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In one of my localized apps, Spanish is the default language. However, the user could have set English as default language, and its region to to "Spain".

The problem is that within my app I use this code:

int day = (60*60*24);
NSDate *nextNextDay = [[NSDate alloc] initWithTimeIntervalSinceNow:(day*2)];
NSString *someString = [[dateFormatter stringFromDate:nextNextDay] capitalizedString];
NSLog(@"The day: %@", someString);

The result is the name of the day in the default locale, which is (in this scenario) spanish. So, instead of that I would get "Monday" as result, I will get "Lunes" instead. This, of course, is very ugly when the rest of the app is in English.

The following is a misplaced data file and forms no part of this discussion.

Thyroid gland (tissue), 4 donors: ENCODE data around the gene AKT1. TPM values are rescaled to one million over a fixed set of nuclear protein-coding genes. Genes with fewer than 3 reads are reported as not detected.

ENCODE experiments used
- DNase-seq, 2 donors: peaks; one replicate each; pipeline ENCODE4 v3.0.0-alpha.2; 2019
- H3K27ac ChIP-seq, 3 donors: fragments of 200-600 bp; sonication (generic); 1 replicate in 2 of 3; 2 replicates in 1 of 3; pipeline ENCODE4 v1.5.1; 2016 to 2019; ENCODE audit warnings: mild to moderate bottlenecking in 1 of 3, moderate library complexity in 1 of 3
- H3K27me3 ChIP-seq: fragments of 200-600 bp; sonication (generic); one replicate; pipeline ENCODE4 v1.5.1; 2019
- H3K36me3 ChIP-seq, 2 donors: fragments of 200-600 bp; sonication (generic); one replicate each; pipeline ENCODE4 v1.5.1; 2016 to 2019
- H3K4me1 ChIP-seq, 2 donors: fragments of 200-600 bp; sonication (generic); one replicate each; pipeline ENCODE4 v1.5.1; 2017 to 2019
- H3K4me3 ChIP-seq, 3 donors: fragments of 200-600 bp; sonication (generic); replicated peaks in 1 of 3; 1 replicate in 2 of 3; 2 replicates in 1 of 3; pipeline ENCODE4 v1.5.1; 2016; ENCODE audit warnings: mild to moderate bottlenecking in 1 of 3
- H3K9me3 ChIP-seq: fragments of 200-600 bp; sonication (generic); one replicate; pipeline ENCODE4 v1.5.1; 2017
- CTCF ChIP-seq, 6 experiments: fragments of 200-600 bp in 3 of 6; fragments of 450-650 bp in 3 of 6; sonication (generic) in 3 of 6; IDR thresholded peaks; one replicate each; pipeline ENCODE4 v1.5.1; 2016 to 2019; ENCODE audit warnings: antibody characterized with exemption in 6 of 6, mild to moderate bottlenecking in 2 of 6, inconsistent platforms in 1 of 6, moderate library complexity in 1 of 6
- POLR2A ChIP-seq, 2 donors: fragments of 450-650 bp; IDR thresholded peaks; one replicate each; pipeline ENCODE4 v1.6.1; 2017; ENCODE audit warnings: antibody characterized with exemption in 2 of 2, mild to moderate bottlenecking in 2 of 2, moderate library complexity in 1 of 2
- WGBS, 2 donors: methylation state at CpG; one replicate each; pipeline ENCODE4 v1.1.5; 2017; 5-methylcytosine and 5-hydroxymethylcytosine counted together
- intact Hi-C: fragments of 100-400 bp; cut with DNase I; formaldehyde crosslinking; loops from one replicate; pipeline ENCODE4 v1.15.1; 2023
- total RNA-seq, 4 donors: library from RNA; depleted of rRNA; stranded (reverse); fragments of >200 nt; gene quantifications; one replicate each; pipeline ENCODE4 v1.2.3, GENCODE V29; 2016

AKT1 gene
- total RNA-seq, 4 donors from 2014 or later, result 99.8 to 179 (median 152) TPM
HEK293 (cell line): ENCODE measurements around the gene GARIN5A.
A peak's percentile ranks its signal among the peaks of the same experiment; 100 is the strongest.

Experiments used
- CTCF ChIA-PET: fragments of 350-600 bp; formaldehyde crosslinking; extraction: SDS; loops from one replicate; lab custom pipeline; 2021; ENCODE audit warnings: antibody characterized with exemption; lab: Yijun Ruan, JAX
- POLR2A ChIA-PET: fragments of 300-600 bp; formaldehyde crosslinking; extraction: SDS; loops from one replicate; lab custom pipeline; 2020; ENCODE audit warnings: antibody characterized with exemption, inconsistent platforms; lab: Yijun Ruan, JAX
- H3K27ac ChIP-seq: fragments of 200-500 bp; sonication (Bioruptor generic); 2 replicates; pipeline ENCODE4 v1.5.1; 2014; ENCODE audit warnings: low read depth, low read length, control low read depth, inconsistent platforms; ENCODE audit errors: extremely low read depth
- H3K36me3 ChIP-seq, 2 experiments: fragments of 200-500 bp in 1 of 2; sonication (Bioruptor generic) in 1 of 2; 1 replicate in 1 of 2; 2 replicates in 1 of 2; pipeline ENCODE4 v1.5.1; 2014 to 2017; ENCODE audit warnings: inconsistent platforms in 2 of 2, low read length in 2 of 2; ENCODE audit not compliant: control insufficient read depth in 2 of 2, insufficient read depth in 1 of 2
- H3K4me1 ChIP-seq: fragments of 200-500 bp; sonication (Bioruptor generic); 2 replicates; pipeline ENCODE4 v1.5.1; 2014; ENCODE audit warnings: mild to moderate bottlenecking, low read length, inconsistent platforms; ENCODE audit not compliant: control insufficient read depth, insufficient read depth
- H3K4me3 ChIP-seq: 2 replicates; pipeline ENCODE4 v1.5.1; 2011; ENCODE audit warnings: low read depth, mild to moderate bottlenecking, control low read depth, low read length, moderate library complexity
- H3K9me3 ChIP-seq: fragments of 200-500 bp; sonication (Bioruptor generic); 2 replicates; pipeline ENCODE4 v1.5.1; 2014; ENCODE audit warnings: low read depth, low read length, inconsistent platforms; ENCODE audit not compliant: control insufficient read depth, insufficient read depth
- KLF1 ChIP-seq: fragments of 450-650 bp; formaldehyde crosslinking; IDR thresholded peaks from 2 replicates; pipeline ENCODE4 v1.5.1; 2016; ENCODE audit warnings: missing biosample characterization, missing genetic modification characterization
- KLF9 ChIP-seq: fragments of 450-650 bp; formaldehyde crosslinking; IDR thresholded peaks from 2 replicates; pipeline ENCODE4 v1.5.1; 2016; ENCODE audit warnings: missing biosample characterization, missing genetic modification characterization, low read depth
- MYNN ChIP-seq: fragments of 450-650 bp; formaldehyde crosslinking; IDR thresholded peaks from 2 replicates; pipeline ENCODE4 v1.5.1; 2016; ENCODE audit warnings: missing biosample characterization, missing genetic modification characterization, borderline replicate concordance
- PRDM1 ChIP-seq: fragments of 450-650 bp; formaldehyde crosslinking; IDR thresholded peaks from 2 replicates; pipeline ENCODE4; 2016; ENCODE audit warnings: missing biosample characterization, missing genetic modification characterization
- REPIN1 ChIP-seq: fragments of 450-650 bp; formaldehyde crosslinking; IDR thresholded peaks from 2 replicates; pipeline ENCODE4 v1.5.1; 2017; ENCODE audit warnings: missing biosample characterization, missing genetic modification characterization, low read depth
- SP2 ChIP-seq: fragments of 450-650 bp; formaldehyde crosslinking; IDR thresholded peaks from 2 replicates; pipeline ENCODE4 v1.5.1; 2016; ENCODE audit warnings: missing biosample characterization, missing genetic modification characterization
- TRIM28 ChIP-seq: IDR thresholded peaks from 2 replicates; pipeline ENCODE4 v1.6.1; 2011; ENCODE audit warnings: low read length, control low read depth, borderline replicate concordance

How can I solve this without hard-coding any locales?

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1 Answer 1

up vote 0 down vote accepted

Why not hardcode locales?

You could do this:

NSString *userLocale = [[NSLocale currentLocale]localeIdentifier];
NSString *userLanguage = [userLocale substringToIndex:2];
if([userLanguage isEqualToString:@"en"]){


if([userLanguage isEqualToString:@"es"]){



Hope this helped

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Eventhough its hardcoding, it is usable. –  Paul Peelen Jun 10 '12 at 19:12

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